One Irish girl and one grumpy French man travelling the world, currently living in Vancouver, Canada!
Hey guys! Its Lauren & Martin here, ready to share a little snippet of our experience of moving across the globe, from Ireland to the great city of Vancouver.
First, a little backstory…
I am Irish and Martin is French. We are both food obsessed, travel addicted cheapskates who are 100% transparent and always up for a laugh! We met on the road two years ago while backpacking through Australia – fast forward two years and we are moving to Canada. Now like every couple we have our differences and the biggest one is, I NEED TO PLAN EVERYTHING (Lauren).
Let’s face it guys, moving continent is a roller coaster of emotion. The excitement, the nerves, the stress and the nostalgia, with just a tinge of sadness. Then of course there is that niggling little feeling inside reminding you that you have 101 things to prepare for. But who wants to spend their last couple of weeks at home thinking about new bank accounts, accommodation, social insurance numbers etc. Especially after finishing the strenuous ordeal of the IEC application. Before leaving home, we want to spend time with our family, our friends and if you’re Irish you’ll be drinking a whole load of goodbye drinks!
So, if you are moving to Vancouver, count your lucky stars lads because I have done all the boring and practical work for you . I have put together a ‘to do’ list for your very first day in Vancouver – and yes, that’s right, you can have yourself set up in just ONE DAY.
First Day in Vancouver to-do’s
Your Canadian Social Insurance Number (SIN) is a 9-digit number that you will need. It’s used by government agencies to identify you and is needed for doing your taxes or accessing benefits. Most importantly you need to supply it to an employer before you can start work and get paid! It’s basically the same as your National Insurance number if you’re British, PPS number if you’re Irish or your Tax File Number if you are from Oz.
So, do yourself a favour lads and get it ASAP. We got ours the first day and then three days later landed a job from a random Facebook post! One month later and I am still working with the same company. If I had not had my SIN, well they wouldn’t have allowed me to start work with them as soon as I did.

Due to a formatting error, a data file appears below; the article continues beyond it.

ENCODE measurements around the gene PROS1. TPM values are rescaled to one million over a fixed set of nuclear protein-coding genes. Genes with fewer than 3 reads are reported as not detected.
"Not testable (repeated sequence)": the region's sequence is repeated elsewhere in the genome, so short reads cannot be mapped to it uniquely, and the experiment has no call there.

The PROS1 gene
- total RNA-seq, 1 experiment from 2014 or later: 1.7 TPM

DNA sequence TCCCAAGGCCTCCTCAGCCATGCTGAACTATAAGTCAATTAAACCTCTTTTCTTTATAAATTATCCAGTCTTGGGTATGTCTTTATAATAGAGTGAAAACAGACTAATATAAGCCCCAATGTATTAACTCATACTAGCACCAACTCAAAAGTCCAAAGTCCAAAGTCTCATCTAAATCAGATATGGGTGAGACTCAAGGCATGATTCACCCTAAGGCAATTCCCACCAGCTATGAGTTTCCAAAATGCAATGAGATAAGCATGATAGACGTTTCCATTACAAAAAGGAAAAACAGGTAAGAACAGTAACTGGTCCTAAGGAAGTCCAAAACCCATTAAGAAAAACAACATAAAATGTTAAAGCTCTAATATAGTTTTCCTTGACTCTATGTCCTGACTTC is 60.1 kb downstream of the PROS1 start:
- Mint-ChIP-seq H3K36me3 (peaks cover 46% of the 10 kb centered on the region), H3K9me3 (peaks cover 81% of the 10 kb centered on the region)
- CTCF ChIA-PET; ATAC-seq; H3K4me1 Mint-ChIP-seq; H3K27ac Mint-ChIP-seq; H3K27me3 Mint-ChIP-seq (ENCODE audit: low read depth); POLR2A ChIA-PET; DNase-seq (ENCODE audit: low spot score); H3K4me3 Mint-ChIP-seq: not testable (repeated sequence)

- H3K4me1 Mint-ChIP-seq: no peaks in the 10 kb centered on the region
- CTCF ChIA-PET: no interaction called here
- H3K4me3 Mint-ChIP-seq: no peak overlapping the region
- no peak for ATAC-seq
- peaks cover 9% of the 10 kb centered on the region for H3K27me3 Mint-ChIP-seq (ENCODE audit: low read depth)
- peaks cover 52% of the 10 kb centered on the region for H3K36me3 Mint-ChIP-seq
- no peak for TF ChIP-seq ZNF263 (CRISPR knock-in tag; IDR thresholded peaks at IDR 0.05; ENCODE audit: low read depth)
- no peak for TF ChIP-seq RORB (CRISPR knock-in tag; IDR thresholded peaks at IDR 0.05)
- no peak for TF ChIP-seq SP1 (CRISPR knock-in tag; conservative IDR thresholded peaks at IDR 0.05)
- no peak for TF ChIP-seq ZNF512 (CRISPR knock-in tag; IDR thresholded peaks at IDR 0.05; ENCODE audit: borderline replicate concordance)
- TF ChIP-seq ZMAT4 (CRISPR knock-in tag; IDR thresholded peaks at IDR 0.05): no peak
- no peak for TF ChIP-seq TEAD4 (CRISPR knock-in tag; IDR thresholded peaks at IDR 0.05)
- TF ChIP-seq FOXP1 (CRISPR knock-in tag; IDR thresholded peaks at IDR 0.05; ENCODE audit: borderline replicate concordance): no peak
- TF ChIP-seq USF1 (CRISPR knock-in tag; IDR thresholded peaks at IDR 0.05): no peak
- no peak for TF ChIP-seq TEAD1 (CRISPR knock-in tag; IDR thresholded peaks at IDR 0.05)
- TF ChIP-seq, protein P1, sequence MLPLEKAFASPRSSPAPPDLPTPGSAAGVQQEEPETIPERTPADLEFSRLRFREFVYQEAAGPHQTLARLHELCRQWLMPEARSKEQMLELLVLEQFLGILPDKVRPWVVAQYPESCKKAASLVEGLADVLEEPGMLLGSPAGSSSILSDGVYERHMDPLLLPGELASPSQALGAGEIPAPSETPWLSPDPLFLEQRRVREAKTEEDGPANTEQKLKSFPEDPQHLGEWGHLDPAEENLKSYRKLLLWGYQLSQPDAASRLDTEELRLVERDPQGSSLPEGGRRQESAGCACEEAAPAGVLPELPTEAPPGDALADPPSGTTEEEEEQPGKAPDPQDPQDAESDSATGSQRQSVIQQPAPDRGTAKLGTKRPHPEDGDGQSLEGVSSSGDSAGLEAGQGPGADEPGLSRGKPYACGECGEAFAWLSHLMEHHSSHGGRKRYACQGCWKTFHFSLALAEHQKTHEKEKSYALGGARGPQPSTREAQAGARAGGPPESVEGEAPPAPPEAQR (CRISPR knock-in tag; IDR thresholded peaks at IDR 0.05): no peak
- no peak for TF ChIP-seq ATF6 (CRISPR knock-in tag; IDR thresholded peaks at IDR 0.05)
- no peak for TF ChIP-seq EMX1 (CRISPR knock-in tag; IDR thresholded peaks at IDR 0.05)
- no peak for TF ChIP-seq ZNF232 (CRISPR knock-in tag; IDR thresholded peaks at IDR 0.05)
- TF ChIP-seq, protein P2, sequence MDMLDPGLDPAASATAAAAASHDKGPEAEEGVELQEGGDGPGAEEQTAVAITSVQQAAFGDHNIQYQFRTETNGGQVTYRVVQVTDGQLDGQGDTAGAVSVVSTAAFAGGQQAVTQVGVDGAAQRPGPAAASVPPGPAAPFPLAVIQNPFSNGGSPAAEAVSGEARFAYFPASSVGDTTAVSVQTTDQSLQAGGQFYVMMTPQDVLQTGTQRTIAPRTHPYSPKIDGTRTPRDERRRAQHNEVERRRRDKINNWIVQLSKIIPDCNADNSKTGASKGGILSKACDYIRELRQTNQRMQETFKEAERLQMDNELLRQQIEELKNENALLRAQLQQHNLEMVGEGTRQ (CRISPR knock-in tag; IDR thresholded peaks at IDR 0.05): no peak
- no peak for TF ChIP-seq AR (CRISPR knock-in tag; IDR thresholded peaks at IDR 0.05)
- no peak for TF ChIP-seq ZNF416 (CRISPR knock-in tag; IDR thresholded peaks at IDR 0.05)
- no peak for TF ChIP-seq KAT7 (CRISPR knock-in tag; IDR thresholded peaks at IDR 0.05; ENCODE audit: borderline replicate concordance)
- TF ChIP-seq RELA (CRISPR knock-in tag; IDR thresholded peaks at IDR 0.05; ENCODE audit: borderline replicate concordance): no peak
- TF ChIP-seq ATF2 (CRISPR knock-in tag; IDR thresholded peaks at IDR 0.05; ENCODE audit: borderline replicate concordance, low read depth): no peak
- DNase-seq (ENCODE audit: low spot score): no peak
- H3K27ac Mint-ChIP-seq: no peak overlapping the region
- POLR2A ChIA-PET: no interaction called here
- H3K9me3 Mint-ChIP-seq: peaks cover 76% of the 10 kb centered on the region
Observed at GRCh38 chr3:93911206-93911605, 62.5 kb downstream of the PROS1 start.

I’m guessing you’re probably wondering how you get a SIN number, how long the process takes and if it costs money, right? Well the process is simple, instant and best of all FREE.
Head over to your nearest Service Canada Office once you’re in Vancouver and definitely go early! We went at lunchtime and the queue was mental. Bring along your work permit or student permit and your passport. Your SIN number will be issued to you there and then and will have an expiry date matching that of your permit.
Now they will ask you for an address, but not to worry. They do not require proof and if you find yourself in the same situation as us, staying in an Airbnb and not knowing where you’ll end up, that’s grand too! You can just provide the address of the Airbnb/hostel.
It’s an extremely easy going and stress-free process and you’ll be done within an hour, or even less if there is no queue!
Naturally enough, you’re going to want a Canadian bank account and luckily there are countless options. Something to keep in mind while choosing is monthly fees and also translation fees (only a few banks allow for unlimited transactions).
Now, setting up a bank account can be fairly handy, depending on which bank you choose. We went with TD Bank and the reasoning is simple. Setting up a bank account with TD is straight forward, and for people just arriving to Vancouver, you may not have a ‘permanent’ address to provide. I know we didn’t! The good news is TD Bank doesn’t require proof of a permanent address (unless you want your name printed on the card, but this is not the norm). All you need to bring is your ID/Passport and work permit.
BONUS: You get your card there and then and there is no set up fee – you have unlimited monthly transactions and no account fees for the first 6 months with TD.